Another situation. I went to a branch location to run a test / exercise on their procedures in case their systems went down. While there, a customer came in wanting to open an account for his newborn daughter. I asked if it was all right if he would allow us to use him as an example of how the processes would be accomplished off line. He was agreeable and the exercise was undertaken and completed. Afterwards, the customer thanked us, even shaking my hand when all I did was stand there and watch. It was important to him that even though we may be having problems, we could still service the customer and make sure he could do whatever he wanted us to do. Did we save or make money? Hard to tell. Did he tell his family and friends that his bank was ready to help him no matter what? I’d be willing to bet he did.

One more example. My company took such care and diligence to address all aspects of a Business Continuity Program that the regulators sent a bank struggling with the process to us to see what we did and how we did it. This elevated respect by the regulators had to spill over in their view of the bank. Ensuring a robust business continuity program directly illustrates the care and fiduciary responsibility we maintained for our customers and stockholders.

Another way to establish ROI is to bring them into the equation. Personalize it. In my presentations, I ask the questions: "Who here has a fire extinguisher in their house?" Hands go up. Then, "Who here has a spare tire in their car?" Almost everyone’s hand goes up (there’s always that one person). Finally, "Who here has Life Insurance." Again, almost everyone’s hand goes up. Then I ask, "why, what good will it do you? You're dead." Invariably answers come back, "To take care of my family in case something happens to me." I point at the ROI question, "If you do that to make sure your family unit can go on in the event of a disaster, why don't you want to take the steps that may ensure your company's continued future?"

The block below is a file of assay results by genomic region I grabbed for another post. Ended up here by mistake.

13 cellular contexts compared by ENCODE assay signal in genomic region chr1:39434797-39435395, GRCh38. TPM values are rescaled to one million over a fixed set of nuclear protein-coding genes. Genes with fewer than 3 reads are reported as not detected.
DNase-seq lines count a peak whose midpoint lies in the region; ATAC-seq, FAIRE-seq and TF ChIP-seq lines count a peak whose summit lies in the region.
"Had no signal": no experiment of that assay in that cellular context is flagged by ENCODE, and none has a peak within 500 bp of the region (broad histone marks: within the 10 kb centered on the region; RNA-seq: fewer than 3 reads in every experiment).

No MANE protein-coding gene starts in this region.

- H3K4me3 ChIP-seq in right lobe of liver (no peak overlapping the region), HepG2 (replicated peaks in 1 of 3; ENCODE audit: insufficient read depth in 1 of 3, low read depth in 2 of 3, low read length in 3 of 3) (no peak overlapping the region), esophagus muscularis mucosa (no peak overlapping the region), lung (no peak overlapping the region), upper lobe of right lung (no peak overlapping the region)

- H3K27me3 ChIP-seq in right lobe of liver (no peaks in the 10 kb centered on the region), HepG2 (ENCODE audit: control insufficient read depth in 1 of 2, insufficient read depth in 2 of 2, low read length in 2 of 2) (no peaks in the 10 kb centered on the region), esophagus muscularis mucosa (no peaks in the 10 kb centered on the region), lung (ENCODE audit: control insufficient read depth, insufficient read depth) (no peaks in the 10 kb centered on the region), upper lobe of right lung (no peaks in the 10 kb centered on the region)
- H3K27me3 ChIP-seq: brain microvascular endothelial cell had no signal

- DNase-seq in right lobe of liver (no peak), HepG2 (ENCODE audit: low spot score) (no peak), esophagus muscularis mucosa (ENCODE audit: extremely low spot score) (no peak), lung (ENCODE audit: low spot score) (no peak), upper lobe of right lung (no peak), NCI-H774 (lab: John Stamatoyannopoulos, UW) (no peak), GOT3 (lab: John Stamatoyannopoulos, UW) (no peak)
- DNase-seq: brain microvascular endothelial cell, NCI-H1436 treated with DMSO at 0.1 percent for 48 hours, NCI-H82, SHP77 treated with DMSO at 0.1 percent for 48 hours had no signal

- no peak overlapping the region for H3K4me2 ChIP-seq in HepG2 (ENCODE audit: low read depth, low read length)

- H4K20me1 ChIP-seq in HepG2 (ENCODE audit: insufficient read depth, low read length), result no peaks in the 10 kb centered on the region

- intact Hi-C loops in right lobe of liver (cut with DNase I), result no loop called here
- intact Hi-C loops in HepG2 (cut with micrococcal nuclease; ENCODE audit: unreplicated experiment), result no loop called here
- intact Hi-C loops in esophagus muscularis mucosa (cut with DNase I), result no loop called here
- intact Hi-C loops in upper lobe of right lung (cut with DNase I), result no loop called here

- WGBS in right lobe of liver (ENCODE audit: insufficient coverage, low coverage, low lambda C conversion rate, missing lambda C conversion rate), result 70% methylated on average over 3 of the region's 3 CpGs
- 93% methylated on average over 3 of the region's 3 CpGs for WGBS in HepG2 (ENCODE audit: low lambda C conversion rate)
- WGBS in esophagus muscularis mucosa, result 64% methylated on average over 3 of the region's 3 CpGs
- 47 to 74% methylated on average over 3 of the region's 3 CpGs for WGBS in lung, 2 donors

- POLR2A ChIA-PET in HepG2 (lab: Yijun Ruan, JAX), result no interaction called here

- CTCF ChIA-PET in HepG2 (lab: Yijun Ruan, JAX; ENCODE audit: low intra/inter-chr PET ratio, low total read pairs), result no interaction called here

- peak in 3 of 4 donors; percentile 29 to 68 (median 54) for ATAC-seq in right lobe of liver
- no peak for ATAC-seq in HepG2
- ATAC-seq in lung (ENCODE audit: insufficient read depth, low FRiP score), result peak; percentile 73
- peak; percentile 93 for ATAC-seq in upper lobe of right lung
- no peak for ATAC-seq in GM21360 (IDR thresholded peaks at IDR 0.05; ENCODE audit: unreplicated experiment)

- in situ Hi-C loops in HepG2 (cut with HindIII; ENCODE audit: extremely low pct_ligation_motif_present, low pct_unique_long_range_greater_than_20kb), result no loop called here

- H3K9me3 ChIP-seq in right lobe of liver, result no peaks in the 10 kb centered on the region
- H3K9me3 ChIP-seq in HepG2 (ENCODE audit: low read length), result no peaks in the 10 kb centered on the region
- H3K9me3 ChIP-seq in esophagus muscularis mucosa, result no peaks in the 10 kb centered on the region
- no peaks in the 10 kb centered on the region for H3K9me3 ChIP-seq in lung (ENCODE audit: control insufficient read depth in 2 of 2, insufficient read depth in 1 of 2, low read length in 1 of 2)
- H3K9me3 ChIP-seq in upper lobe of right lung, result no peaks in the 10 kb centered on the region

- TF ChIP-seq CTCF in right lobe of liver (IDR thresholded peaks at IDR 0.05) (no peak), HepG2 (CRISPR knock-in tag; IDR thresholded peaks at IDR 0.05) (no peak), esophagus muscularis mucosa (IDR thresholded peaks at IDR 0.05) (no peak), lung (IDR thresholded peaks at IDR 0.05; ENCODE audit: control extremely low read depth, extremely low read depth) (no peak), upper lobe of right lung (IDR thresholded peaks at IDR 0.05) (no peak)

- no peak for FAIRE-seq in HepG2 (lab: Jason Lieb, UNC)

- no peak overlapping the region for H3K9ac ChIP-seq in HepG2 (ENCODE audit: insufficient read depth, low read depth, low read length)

Finally, you can also use Business Impact Analysis – but not in a strictly financial sense. When I perform a BIA I ask:

  1. What would be the impact to the company if you were unable to perform this process? How will it affect the company financially (expense, loss of business, loss of future business etc.)?
  2. Will it affect our ability to provide services to our customers?
  3. How would it affect us (other internal departments) operationally?
  4. How would it affect our image / brand?
  5. Are there any regulatory or legal ramifications?

For the final nail, having a robust business continuity program can save you money during an actual disruption. When a regional disruption occurs, your company will not be the only one clamoring for vendors to help you. In the aftermath of a tornado, hurricane or other widespread disaster it will be very difficult to line up vendors who can help you recover. How easy would it be to find carpenters and construction companies to fix your damaged facilities, waste service companies to haul away the debris etc.? Trust me, they will be in short supply, and very expensive. Supply and demand. However, with a robust BC program you will already have a relationship with a vendor who can help you, and won’t break the bank in costs. In the first example above, we already had a relationship with a generator vendor. They helped us locate a generator, ship it where we wanted it, and sent a technician to perform the wiring into the branch facility. If we didn’t already have that relationship would we have been able to get all that accomplished? Doubtful. Would it have cost more than what we paid? Definitely. A robust business continuity program ensures that relationship already exists.

When you break it down, a severe disruption could adversely affect our bottom line in a number of ways, not just the loss of money. To paraphrase another colleague, “What is the return on non-investment? It could be very expensive - maybe your business.”

Miles Coburn MBCI